Turkey slams US plan on resettlement of Afghans
The Turkish Foreign Ministry has slammed a program announced by the U.S. on the resettlement of Afghans. "As Turkey, we do not accept the irresponsible decision taken by the United States without consulting our country," it said in a statement.
Duvar English - Reuters
Turkey on Aug. 3 criticized a U.S. program to offer potential resettlement to Afghans who may be targets of Taliban violence due to their U.S. affiliations, saying the move would cause a "great migration crisis" in the region.
The U.S. State Department on Aug. 2 announced a new program under which thousands more Afghans will have a chance to resettle as refugees in the United States. Afghans in the program would have to make their own way to a third country, where they will wait 12 to 14 months for their application to be processed.
A senior State Department official said Washington had been in discussion with neighboring countries on potential outflows, adding it was important that Pakistan's borders with Afghanistan remain open, while others might travel to Turkey via Iran.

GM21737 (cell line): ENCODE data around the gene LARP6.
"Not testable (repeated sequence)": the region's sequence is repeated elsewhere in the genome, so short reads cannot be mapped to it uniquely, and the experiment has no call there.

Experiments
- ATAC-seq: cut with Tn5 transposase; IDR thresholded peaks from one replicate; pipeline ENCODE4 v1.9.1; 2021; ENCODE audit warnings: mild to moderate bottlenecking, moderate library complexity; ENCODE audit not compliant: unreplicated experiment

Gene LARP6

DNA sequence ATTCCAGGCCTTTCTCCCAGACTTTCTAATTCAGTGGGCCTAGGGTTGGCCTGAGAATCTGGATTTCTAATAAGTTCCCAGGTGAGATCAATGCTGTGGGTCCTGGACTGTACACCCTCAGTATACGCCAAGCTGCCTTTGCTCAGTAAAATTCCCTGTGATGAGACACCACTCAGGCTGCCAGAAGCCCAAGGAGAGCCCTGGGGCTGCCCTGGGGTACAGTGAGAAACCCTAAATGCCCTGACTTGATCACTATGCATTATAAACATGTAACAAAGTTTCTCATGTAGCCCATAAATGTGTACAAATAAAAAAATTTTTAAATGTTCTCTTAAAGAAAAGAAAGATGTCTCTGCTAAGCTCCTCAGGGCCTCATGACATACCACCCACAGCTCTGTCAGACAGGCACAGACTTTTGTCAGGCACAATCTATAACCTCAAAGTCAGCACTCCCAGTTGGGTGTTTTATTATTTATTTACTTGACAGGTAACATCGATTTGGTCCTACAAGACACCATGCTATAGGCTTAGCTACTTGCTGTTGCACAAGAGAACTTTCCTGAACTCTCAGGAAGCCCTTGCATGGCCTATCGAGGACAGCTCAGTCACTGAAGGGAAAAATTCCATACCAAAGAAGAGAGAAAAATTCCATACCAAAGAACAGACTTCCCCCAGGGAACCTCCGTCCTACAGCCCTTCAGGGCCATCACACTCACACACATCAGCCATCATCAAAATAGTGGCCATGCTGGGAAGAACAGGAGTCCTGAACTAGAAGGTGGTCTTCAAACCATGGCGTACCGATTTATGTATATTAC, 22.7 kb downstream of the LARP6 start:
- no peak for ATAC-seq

Turkey's Foreign Ministry said in a statement it rejected a reference to Turkey as a migration route for Afghans, and added that Turkey - the world's leading host for refugees with more than 4 million migrants - would not "undertake a new migration crisis on behalf of a third country."
"As Turkey, we do not accept the irresponsible decision taken by the United States without consulting our country. If the United States wants to take these people to its country, it is possible to transfer them directly to their country by planes," the ministry said.
"No one should expect the Turkish nation to bear the burden of the migration crises experienced as a result of the decisions of third countries in our region," it added.
Hundreds of Afghans have crossed into Turkey in recent weeks amid rising violence in Afghanistan, raising concerns of a fresh influx of migrants.
Ties between Ankara and Washington have been strained over a host of issues, from Ankara's move to purchase Russian defense equipment to legal issues and policy differences in Syria, Libya, and the eastern Mediterranean.
Ankara has offered to guard and operate Kabul's Hamid Karzai international airport after the U.S. and NATO withdrawal from Afghanistan, in a move that could create an area for cooperation between the NATO allies.